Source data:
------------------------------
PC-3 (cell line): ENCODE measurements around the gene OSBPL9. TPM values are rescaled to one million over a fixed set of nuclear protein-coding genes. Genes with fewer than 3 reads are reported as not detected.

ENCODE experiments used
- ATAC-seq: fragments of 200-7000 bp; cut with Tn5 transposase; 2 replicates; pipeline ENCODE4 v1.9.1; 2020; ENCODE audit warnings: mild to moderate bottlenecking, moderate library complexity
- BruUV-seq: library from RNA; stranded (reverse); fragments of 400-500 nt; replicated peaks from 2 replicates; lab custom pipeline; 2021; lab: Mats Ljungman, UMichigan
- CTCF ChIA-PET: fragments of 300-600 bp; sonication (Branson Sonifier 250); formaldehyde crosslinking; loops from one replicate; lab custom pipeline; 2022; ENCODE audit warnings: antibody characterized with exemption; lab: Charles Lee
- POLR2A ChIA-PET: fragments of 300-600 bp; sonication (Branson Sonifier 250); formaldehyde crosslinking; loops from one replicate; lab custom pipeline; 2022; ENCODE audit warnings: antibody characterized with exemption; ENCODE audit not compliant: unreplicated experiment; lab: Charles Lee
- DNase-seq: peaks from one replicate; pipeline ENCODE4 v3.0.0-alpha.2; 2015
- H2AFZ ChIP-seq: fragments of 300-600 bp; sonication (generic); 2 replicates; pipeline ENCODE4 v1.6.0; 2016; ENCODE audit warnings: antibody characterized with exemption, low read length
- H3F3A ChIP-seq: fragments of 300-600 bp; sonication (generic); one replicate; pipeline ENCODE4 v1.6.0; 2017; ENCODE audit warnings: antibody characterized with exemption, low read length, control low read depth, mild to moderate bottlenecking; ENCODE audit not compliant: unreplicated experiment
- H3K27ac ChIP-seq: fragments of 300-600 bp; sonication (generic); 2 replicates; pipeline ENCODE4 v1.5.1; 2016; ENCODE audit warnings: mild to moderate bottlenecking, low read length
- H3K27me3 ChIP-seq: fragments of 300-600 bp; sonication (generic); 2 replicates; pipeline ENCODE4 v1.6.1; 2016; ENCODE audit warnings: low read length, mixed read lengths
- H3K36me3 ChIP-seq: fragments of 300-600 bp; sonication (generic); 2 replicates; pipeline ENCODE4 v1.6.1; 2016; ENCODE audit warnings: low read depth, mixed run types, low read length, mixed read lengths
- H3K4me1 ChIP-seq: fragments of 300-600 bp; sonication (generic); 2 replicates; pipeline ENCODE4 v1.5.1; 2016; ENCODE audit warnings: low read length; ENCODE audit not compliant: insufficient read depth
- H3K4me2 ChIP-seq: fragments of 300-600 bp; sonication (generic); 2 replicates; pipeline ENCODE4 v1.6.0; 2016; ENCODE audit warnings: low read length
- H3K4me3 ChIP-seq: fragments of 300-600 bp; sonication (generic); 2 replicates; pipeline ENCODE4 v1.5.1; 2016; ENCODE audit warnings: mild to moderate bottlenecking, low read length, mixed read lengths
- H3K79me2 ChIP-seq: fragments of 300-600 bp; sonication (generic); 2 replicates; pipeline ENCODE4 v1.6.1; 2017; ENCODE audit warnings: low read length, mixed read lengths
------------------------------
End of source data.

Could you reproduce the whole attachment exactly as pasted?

PC-3 (cell line): ENCODE measurements around the gene OSBPL9. TPM values are rescaled to one million over a fixed set of nuclear protein-coding genes. Genes with fewer than 3 reads are reported as not detected.

ENCODE experiments used
- ATAC-seq: fragments of 200-7000 bp; cut with Tn5 transposase; 2 replicates; pipeline ENCODE4 v1.9.1; 2020; ENCODE audit warnings: mild to moderate bottlenecking, moderate library complexity
- BruUV-seq: library from RNA; stranded (reverse); fragments of 400-500 nt; replicated peaks from 2 replicates; lab custom pipeline; 2021; lab: Mats Ljungman, UMichigan
- CTCF ChIA-PET: fragments of 300-600 bp; sonication (Branson Sonifier 250); formaldehyde crosslinking; loops from one replicate; lab custom pipeline; 2022; ENCODE audit warnings: antibody characterized with exemption; lab: Charles Lee
- POLR2A ChIA-PET: fragments of 300-600 bp; sonication (Branson Sonifier 250); formaldehyde crosslinking; loops from one replicate; lab custom pipeline; 2022; ENCODE audit warnings: antibody characterized with exemption; ENCODE audit not compliant: unreplicated experiment; lab: Charles Lee
- DNase-seq: peaks from one replicate; pipeline ENCODE4 v3.0.0-alpha.2; 2015
- H2AFZ ChIP-seq: fragments of 300-600 bp; sonication (generic); 2 replicates; pipeline ENCODE4 v1.6.0; 2016; ENCODE audit warnings: antibody characterized with exemption, low read length
- H3F3A ChIP-seq: fragments of 300-600 bp; sonication (generic); one replicate; pipeline ENCODE4 v1.6.0; 2017; ENCODE audit warnings: antibody characterized with exemption, low read length, control low read depth, mild to moderate bottlenecking; ENCODE audit not compliant: unreplicated experiment
- H3K27ac ChIP-seq: fragments of 300-600 bp; sonication (generic); 2 replicates; pipeline ENCODE4 v1.5.1; 2016; ENCODE audit warnings: mild to moderate bottlenecking, low read length
- H3K27me3 ChIP-seq: fragments of 300-600 bp; sonication (generic); 2 replicates; pipeline ENCODE4 v1.6.1; 2016; ENCODE audit warnings: low read length, mixed read lengths
- H3K36me3 ChIP-seq: fragments of 300-600 bp; sonication (generic); 2 replicates; pipeline ENCODE4 v1.6.1; 2016; ENCODE audit warnings: low read depth, mixed run types, low read length, mixed read lengths
- H3K4me1 ChIP-seq: fragments of 300-600 bp; sonication (generic); 2 replicates; pipeline ENCODE4 v1.5.1; 2016; ENCODE audit warnings: low read length; ENCODE audit not compliant: insufficient read depth
- H3K4me2 ChIP-seq: fragments of 300-600 bp; sonication (generic); 2 replicates; pipeline ENCODE4 v1.6.0; 2016; ENCODE audit warnings: low read length
- H3K4me3 ChIP-seq: fragments of 300-600 bp; sonication (generic); 2 replicates; pipeline ENCODE4 v1.5.1; 2016; ENCODE audit warnings: mild to moderate bottlenecking, low read length, mixed read lengths
- H3K79me2 ChIP-seq: fragments of 300-600 bp; sonication (generic); 2 replicates; pipeline ENCODE4 v1.6.1; 2017; ENCODE audit warnings: low read length, mixed read lengths